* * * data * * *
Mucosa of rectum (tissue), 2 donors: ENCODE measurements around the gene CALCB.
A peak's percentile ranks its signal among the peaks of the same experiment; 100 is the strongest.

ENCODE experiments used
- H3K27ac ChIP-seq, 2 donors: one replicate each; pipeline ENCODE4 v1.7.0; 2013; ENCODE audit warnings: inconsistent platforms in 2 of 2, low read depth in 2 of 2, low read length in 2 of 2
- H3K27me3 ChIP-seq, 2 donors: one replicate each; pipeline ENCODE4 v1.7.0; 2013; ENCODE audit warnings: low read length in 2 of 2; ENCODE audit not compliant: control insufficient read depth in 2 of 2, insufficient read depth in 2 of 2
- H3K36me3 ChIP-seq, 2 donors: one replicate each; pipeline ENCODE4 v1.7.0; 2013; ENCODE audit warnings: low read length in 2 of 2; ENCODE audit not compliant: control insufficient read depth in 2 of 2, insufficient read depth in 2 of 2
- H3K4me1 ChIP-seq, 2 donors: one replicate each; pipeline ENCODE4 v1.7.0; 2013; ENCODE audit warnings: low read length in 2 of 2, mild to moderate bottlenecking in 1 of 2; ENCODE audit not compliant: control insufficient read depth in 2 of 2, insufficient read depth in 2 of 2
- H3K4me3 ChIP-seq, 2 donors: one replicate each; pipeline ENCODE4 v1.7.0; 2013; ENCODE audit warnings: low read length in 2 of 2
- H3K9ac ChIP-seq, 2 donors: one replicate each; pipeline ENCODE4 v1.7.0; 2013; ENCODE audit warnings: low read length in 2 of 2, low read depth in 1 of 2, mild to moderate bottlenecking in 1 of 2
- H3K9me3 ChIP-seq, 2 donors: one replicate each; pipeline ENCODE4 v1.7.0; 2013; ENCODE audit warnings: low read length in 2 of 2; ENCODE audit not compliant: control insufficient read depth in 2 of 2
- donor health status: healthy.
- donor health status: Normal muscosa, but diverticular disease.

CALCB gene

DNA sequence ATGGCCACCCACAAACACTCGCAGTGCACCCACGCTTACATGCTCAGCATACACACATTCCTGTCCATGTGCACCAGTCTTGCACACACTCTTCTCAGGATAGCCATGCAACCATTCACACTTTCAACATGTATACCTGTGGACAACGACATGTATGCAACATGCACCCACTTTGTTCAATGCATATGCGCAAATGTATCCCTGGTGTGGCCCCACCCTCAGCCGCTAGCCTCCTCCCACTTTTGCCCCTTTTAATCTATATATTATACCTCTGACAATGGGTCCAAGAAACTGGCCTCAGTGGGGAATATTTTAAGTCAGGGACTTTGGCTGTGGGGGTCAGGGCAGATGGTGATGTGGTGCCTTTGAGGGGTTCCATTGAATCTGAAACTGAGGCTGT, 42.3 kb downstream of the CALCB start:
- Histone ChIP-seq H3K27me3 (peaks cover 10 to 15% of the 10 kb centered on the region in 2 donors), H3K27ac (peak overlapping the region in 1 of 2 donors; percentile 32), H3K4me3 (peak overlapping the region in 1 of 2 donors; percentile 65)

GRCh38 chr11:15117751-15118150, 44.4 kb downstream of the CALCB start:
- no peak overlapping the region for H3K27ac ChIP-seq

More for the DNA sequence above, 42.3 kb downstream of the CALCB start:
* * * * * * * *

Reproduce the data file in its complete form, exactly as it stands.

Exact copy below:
Mucosa of rectum (tissue), 2 donors: ENCODE measurements around the gene CALCB.
A peak's percentile ranks its signal among the peaks of the same experiment; 100 is the strongest.

ENCODE experiments used
- H3K27ac ChIP-seq, 2 donors: one replicate each; pipeline ENCODE4 v1.7.0; 2013; ENCODE audit warnings: inconsistent platforms in 2 of 2, low read depth in 2 of 2, low read length in 2 of 2
- H3K27me3 ChIP-seq, 2 donors: one replicate each; pipeline ENCODE4 v1.7.0; 2013; ENCODE audit warnings: low read length in 2 of 2; ENCODE audit not compliant: control insufficient read depth in 2 of 2, insufficient read depth in 2 of 2
- H3K36me3 ChIP-seq, 2 donors: one replicate each; pipeline ENCODE4 v1.7.0; 2013; ENCODE audit warnings: low read length in 2 of 2; ENCODE audit not compliant: control insufficient read depth in 2 of 2, insufficient read depth in 2 of 2
- H3K4me1 ChIP-seq, 2 donors: one replicate each; pipeline ENCODE4 v1.7.0; 2013; ENCODE audit warnings: low read length in 2 of 2, mild to moderate bottlenecking in 1 of 2; ENCODE audit not compliant: control insufficient read depth in 2 of 2, insufficient read depth in 2 of 2
- H3K4me3 ChIP-seq, 2 donors: one replicate each; pipeline ENCODE4 v1.7.0; 2013; ENCODE audit warnings: low read length in 2 of 2
- H3K9ac ChIP-seq, 2 donors: one replicate each; pipeline ENCODE4 v1.7.0; 2013; ENCODE audit warnings: low read length in 2 of 2, low read depth in 1 of 2, mild to moderate bottlenecking in 1 of 2
- H3K9me3 ChIP-seq, 2 donors: one replicate each; pipeline ENCODE4 v1.7.0; 2013; ENCODE audit warnings: low read length in 2 of 2; ENCODE audit not compliant: control insufficient read depth in 2 of 2
- donor health status: healthy.
- donor health status: Normal muscosa, but diverticular disease.

CALCB gene

DNA sequence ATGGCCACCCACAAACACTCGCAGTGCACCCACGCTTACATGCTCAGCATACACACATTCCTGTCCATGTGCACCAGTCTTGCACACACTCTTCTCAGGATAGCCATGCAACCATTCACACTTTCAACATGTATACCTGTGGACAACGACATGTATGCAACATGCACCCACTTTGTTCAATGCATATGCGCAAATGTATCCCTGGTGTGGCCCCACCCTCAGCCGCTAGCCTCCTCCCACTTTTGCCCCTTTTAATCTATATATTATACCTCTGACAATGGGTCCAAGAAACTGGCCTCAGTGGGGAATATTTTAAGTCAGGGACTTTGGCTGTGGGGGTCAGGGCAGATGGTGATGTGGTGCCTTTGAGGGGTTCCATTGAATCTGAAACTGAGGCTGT, 42.3 kb downstream of the CALCB start:
- Histone ChIP-seq H3K27me3 (peaks cover 10 to 15% of the 10 kb centered on the region in 2 donors), H3K27ac (peak overlapping the region in 1 of 2 donors; percentile 32), H3K4me3 (peak overlapping the region in 1 of 2 donors; percentile 65)

GRCh38 chr11:15117751-15118150, 44.4 kb downstream of the CALCB start:
- no peak overlapping the region for H3K27ac ChIP-seq

More for the DNA sequence above, 42.3 kb downstream of the CALCB start: